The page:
Pediatric Oral Surgery: How to Talk to Children, What Parents Can Expect

reasons for pediatric oral surgery

Maybe your child has been injured accidentally. Perhaps there’s been a planned tooth extraction due to a medical condition. Your child has been referred to a pediatric oral surgeon. Why do they even need oral surgery? What does that mean for your baby? As a parent, it’s natural to be concerned and to have questions. Dr. Puckett is here to help.

The most common oral surgeries done for kids are tooth extractions, frenectomies, exposure of impacted or unerupted permanent teeth — as well as accidental injury or trauma to the face. Here’s what to expect if your child has been referred to a pediatric oral surgeon.

What Does an Oral Surgeon Do?

An oral surgeon performs maxillofacial surgery related to the teeth, gums, jaws and face that a regular dentist doesn’t do. This includes:

  • Tooth extractions (including wisdom teeth removal)
  • Soft tissue biopsies & soft tissue grafting
  • Dental implants
  • Repair of broken bones in the jaws and face
  • Removal of cysts and tumors of the jaws
  • Jaw realignment surgery to correct bite discrepancies
  • Cosmetic and TMJ surgeries.

Pediatric oral surgery usually involves repairing damaged teeth or bone structure following an injury. Sometimes permanent teeth don’t come in and oral surgery will be needed to correct this.

Before the Appointment

Usually, it’s your child’s dentist that first makes the recommendation for oral surgery. He or she may even recommend a pediatric oral surgeon. They will give you all the details regarding your child’s situation and recommend a treatment plan.

Next, you’ll visit the pediatric oral surgeon. If your child is under 12 or they have specialized health concerns, they will see your child for an exam as well as a meet and greet where you and your child can ask questions and get acquainted with the surgeon.

We’ll go over what to expect, the steps of the surgery, as well as options when it comes to general anesthesia. We’ll also provide pre-op instructions for you to follow before the surgery.

If your child faces an emergency situation such as a tooth injury, we can expedite the process. The important thing is to get the child the care they need. You’re in good hands! Dr. Puckett is a gentle and caring maxillofacial surgeon who prioritizes his patients’ comfort needs.

During the Procedure

Have your child follow the pre op instructions given by Dr. Puckett on the day of the procedure. You’ll accompany the child to the appointment. You can be in the room as we put the child under anesthetic. After that, we will ask you to wait in our waiting room. The length of surgeries will vary depending on the specifics of what is being done, but we can give you a general idea of what to expect.

Healing & Recovery

Following the surgery, we’ll provide you with post-op instructions on how to care for your child during the healing process. Your child will need to rest for the remainder of the day, and perhaps for a day or two following the surgery. Feed your child soft foods such as soup, yogurt, and Jell-O until they start to feel better.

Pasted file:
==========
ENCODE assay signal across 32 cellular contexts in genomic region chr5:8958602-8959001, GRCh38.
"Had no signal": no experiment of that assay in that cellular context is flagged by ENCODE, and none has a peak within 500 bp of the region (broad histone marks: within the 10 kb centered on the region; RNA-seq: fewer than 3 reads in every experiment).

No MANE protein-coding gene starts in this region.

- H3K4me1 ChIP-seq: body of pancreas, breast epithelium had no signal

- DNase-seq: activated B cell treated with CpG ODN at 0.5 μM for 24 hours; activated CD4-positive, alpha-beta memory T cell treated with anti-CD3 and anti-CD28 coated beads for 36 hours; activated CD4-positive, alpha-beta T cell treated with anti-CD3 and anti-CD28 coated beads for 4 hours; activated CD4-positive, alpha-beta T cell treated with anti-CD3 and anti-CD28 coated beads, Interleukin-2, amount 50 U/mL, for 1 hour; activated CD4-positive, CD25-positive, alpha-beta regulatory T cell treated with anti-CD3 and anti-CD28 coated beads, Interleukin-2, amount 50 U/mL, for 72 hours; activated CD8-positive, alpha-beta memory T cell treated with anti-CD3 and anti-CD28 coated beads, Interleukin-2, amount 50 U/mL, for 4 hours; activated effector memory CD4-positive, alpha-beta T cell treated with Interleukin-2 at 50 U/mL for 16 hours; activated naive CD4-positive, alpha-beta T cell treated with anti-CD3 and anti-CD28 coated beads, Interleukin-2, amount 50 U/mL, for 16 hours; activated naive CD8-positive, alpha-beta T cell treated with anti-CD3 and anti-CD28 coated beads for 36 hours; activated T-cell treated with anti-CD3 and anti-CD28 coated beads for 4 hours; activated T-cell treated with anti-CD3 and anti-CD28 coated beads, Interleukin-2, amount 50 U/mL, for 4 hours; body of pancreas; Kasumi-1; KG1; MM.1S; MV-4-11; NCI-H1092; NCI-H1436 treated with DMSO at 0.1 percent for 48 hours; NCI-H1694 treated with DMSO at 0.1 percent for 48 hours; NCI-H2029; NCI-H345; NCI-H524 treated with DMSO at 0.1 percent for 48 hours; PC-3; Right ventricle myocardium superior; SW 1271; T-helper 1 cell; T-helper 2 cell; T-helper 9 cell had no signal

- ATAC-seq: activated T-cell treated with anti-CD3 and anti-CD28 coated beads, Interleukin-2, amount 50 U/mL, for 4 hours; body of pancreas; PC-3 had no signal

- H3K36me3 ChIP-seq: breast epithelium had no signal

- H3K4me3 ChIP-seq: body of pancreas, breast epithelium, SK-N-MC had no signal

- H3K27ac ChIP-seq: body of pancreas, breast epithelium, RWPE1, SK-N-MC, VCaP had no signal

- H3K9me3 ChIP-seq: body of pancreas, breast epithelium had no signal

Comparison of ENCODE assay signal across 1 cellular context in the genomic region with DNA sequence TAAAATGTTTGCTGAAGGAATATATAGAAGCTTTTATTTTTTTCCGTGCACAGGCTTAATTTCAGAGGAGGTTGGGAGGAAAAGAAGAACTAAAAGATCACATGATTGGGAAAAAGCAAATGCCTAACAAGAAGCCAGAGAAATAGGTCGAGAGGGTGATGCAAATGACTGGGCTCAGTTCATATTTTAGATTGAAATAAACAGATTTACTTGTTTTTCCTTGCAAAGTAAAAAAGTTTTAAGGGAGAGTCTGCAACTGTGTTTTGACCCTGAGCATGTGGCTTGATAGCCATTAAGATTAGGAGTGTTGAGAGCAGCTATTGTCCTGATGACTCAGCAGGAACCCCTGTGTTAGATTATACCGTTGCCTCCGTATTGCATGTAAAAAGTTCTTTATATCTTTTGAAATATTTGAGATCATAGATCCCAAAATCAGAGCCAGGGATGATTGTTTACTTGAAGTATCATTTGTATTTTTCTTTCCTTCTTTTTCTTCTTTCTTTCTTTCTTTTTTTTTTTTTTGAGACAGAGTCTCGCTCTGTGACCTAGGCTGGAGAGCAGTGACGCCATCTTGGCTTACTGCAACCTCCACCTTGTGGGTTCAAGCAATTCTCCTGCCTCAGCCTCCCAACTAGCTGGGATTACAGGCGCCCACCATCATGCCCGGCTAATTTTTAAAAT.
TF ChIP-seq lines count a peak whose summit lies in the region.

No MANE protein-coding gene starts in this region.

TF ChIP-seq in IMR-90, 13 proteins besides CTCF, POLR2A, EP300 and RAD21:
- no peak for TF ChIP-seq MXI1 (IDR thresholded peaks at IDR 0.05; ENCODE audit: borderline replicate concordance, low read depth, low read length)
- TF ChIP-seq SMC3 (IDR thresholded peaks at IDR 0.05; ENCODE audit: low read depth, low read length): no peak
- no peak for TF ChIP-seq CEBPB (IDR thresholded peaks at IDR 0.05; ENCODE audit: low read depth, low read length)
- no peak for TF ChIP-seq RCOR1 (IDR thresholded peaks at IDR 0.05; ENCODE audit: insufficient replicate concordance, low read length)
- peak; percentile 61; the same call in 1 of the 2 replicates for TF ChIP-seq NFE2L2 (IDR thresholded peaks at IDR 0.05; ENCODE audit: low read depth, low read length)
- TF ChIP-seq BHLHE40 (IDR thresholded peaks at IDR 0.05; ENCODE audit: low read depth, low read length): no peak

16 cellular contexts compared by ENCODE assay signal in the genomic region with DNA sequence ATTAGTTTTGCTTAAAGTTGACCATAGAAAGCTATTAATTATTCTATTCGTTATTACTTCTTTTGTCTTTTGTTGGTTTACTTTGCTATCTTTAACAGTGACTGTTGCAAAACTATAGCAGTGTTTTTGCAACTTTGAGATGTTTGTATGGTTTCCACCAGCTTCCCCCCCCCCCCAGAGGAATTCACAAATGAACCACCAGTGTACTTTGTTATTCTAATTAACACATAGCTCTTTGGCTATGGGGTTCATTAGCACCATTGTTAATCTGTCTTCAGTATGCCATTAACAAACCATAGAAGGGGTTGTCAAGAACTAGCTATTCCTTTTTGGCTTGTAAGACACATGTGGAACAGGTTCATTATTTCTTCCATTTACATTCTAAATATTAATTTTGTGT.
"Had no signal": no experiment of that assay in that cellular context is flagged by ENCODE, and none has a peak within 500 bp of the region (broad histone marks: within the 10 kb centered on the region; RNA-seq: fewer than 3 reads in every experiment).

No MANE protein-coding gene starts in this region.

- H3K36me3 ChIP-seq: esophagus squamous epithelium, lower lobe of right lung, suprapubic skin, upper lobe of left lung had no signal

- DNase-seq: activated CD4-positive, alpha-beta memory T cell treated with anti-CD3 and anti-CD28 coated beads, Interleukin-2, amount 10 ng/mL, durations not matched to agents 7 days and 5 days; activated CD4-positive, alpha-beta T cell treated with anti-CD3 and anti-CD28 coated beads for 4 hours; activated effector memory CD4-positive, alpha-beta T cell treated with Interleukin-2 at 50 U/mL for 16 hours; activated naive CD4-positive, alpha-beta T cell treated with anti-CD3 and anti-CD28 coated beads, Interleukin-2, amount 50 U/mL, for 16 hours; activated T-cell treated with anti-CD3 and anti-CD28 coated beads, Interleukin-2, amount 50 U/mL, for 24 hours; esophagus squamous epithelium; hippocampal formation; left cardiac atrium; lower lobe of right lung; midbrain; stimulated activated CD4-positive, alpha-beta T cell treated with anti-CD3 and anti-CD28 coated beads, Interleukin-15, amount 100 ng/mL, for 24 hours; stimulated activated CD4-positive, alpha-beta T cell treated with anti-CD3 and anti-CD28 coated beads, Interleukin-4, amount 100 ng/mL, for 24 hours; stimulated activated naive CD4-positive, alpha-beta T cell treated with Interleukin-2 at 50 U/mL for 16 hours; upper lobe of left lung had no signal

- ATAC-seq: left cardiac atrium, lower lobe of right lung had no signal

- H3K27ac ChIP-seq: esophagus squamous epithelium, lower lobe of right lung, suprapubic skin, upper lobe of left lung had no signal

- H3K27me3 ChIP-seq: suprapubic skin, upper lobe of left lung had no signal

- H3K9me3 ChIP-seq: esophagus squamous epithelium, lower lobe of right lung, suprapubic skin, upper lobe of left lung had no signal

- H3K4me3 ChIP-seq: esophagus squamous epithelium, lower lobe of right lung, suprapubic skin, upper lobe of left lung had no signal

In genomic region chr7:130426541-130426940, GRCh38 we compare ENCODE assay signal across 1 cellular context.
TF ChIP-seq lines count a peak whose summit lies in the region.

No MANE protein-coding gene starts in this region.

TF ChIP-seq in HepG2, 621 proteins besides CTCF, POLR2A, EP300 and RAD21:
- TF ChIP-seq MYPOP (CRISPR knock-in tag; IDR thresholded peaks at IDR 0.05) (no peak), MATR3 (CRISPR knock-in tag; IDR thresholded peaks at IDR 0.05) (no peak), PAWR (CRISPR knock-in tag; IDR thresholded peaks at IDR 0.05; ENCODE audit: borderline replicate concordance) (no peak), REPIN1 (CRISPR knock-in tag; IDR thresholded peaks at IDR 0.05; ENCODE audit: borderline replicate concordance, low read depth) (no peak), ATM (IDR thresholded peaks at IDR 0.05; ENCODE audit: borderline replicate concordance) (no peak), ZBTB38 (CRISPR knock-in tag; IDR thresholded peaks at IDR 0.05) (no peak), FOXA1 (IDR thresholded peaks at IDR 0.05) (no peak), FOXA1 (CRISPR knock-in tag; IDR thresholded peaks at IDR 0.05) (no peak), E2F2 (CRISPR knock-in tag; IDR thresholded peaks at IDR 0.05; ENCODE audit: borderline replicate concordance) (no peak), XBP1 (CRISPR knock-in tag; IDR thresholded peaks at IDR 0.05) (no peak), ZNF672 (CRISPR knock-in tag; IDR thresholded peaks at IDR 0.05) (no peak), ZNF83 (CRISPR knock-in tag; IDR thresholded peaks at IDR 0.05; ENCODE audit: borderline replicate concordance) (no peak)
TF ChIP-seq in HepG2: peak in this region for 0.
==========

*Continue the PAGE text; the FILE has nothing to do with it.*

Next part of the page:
Usually, we don’t request a follow up appointment, though we may in some cases.

How to Talk to Your Child About Oral Surgery

Your child may naturally be nervous about the oral surgery. Avoid saying the words hurt or pain, even when discussing the procedure when you think the child isn’t listening. (Kids pick up on a lot!) Talk to your child about their fears and anxieties. Let them know that a pediatric oral surgeon is a doctor like any other doctor. They do what they do to take care of the child, to help them heal and feel better again.

Bring your child to the consultation. This will be a good opportunity for the child to meet the pediatric maxillofacial surgeon — to interact with Dr. Puckett and his staff so your child feels comfortable.

Stay as informed as possible about the procedure. If your child has questions about the procedure before their consultation, feel free to call our office and ask our staff. And of course, your child can always ask Dr. Puckett personally. Part of the meet and greet is an educational experience. We want to address your child’s concerns and fears. We’re always happy to help!

About Dr. Puckett: A Trained & Certified Pediatric Maxillofacial Surgeon

Dr. Puckett has been a pediatric maxillofacial surgeon since 2000. He’s great with kids — he has three children himself! He likes gardening, being in the outdoors, and is an enthusiastic runner. On his days off, he’s often training for an upcoming triathlon.

Want in on a secret? Dr. Puckett loves candy. And he keeps a candy dish stocked with sweets. In fact, Dr. Puckett has a reputation as a “candy pusher.” After their appointment, your child will be invited to pick from Dr. Puckett’s candy stash as a reward. What’s the record for the most pieces of candy a kid has eaten? 26! We thought the kid was going to barf. Can you beat that?

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